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The majority of people have heard or are familiar with the medical
term "hernia". The simplest definition is a hole in the
body where a hole should not be. Examples of this include inguinal/groin,
umbilical, and incisional/ventral hernia. Other types include hiatal,
or a stomach hernia associated with reflux disease, or even a "herniated"
disk in the spine.
Abdominal hernias can be related to a number of conditions, including
chronic cough, constipation, difficulty urinating, pregnancy or
heavy lifting. All of these can increase pressure allowing protrusion
of abdominal contents.
Hernias can present a number of ways with different symptoms. They
do not always cause pain and can simply show as a bulge;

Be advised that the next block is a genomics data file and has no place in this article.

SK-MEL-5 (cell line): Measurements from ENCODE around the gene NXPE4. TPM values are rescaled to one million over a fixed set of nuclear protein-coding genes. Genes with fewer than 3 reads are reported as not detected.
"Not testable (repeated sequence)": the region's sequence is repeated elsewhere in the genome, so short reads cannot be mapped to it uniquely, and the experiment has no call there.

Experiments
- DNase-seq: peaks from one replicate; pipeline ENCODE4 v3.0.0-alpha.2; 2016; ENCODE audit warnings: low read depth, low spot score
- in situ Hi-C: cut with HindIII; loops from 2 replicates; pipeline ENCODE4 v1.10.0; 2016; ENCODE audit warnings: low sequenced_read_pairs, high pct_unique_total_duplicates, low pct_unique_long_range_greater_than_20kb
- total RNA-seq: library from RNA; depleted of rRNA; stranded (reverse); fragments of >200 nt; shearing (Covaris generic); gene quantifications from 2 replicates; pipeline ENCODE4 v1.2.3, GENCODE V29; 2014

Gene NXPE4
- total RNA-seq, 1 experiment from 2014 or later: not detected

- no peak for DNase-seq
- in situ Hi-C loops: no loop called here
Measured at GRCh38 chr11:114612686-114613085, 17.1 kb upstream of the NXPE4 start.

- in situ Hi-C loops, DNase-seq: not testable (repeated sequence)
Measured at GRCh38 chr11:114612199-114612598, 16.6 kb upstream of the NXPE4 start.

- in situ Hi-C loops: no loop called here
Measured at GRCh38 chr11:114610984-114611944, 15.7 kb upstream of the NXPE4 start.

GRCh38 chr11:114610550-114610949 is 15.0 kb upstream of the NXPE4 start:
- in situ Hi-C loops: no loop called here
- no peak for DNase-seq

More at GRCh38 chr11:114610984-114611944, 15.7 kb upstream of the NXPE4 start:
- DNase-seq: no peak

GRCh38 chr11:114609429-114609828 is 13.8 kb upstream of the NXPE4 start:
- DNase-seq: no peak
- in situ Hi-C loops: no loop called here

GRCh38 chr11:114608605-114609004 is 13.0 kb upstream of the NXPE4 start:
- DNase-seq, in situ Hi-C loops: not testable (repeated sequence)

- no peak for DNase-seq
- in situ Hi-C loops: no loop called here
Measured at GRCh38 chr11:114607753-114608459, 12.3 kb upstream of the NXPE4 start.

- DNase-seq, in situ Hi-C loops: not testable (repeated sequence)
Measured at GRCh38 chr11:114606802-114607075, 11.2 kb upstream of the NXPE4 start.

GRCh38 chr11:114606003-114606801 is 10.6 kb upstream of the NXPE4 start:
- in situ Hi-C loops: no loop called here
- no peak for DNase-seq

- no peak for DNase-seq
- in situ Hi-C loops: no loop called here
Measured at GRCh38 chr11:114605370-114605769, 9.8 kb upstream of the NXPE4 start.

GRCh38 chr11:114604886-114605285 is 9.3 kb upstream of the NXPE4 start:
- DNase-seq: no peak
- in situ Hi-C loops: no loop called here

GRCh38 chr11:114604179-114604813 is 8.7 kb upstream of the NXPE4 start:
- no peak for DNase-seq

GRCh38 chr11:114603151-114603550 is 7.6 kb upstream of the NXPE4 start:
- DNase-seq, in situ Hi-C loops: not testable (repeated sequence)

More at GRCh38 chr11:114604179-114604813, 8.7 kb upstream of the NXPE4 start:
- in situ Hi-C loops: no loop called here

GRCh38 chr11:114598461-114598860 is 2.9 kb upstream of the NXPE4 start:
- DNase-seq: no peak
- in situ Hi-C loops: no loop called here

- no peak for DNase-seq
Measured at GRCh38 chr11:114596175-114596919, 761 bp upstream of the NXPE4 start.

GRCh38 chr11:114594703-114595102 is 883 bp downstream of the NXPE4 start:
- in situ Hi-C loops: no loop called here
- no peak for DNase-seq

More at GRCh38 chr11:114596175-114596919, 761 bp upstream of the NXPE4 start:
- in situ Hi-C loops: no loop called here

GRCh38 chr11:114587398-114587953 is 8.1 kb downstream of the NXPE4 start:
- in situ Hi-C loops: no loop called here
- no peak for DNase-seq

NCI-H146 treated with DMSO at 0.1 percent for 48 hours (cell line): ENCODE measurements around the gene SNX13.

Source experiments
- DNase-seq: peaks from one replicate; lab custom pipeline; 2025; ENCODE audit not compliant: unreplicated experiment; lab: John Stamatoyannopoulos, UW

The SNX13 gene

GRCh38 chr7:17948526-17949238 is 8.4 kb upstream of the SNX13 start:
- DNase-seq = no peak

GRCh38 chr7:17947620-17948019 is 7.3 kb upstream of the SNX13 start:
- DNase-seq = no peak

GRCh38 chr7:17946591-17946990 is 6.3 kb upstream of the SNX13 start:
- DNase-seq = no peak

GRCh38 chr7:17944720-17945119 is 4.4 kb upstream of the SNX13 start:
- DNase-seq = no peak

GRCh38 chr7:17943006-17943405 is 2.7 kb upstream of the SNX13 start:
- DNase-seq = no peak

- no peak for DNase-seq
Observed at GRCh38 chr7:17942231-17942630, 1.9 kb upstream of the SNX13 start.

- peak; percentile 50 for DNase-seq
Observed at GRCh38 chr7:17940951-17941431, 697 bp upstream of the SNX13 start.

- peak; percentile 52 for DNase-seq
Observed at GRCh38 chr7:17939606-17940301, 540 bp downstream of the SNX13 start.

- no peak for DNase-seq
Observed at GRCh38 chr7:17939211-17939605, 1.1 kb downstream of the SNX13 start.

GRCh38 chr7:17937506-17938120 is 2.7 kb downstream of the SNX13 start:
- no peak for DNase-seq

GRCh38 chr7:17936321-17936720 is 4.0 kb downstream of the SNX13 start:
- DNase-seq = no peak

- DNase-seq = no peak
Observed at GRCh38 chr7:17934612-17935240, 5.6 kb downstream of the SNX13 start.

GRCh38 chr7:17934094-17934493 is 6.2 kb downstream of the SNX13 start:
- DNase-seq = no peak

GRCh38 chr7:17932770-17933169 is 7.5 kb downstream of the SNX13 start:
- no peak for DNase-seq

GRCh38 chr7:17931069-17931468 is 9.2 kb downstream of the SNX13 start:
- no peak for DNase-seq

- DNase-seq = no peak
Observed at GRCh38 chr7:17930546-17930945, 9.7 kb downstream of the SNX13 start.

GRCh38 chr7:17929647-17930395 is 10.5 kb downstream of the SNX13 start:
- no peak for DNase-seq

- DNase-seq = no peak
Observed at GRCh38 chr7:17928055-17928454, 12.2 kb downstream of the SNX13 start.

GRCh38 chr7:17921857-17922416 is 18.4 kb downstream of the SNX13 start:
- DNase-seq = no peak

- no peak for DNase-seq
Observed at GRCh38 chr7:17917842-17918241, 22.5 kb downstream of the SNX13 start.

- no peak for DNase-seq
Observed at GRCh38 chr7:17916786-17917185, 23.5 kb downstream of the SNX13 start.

Or they can cause pain, nausea, and vomiting to name a few. Hernias
once diagnosed, need to be repaired to prevent two major problems-
incarceration and strangulation. These problems occur when the organ
gets "stuck" in the hole (incarceration) and can result
in poor blood flow to the organ with resultant gangrene (strangulation).
One must appreciate these complications, and not avoid surgical
repair because "my hernia does not bother me."
Trusses have been used in the past to "hold" the hernia
inside. They only provide temporary control. Surgery is the advised
treatment for hernia. Many types of repairs have been performed.
The newest technique to repair groin hernias is called the "patch
and plug" repair. This technique uses mesh to fix the defect
and results in the lowest risk of recurrence. This repair can be
done safely through a small incision under local anesthesia and
allows for a rapid return to normal activities. If you feel you
have symptoms of a hernia, you should have an evaluation by your
family physician and surgeon to prevent an elective repair turning
into an emergency.
-- Michael. D. Bono, M.D.